The ARM Cortex-M3 processor has two main operational modes – Thread Mode and Handler Mode. Understanding these two modes is key to utilizing the Cortex-M3 processor effectively in embedded applications.
Thread Mode is the default operational mode in Cortex-M3. All application software code executes in Thread Mode. This includes the main() function and any other application code. When the processor resets, it always starts in Thread Mode.
In Thread Mode, the processor can access both main stack and process stack. The Main Stack is used for exception handling and contains stack frames for each exception handler. The Process Stack contains stack frames for application code and PSP (process stack pointer) points to the current top of this stack.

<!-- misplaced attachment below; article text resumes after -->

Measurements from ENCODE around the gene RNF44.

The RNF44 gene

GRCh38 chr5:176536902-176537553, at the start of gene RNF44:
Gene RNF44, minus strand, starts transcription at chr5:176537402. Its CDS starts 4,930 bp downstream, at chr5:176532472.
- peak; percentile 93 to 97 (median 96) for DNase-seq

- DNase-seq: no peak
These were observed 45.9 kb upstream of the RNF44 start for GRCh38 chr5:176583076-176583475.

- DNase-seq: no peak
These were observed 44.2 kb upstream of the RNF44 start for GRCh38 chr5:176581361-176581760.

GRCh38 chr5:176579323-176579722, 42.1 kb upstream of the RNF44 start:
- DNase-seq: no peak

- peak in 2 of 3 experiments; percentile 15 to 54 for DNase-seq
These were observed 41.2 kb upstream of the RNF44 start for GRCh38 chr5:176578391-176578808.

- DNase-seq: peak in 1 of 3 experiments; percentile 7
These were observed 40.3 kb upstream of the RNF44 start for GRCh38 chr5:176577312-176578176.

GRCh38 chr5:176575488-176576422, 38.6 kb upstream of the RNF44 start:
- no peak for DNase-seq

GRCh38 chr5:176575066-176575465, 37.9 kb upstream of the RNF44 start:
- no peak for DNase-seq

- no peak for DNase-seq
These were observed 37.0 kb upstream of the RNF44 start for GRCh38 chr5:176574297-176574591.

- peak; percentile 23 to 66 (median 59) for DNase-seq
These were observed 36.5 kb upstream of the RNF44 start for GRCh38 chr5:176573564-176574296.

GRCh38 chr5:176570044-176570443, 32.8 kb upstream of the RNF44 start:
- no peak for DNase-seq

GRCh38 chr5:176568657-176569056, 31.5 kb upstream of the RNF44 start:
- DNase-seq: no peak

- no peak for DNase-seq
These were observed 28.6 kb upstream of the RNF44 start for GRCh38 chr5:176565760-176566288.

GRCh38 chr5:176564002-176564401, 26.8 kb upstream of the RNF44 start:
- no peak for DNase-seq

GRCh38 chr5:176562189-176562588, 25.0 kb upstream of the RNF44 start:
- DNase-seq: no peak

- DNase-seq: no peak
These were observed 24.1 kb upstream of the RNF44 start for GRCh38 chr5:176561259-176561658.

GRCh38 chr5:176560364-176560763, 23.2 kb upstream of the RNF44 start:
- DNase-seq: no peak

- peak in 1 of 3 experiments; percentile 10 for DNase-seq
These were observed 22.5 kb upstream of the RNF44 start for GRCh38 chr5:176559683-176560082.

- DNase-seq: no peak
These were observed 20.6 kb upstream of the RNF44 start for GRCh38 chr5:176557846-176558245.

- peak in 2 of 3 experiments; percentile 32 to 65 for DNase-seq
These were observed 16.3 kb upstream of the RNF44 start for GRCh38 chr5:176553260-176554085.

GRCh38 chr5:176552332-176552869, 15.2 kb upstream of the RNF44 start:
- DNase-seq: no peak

Application data is accessed using standard operational registers like R0-R12. Thread Mode has access to full CPU registers without any privilege restrictions. It can freely manipulate the MSP, PSP, and other CPU registers.
By default, Thread Mode does not have access to fault handling registers or privileged CPU operations like changing execution priority, interrupt handling, etc. An attempt to access any privileged resource results in a fault. This provides protection and isolates application code from critical system code.
Features of Thread Mode
- Default operational mode on reset
- Application software executes in Thread Mode
- Can access Main Stack and Process Stack
- Uses PSP register to access Process Stack
- Full access to general purpose registers like R0-R12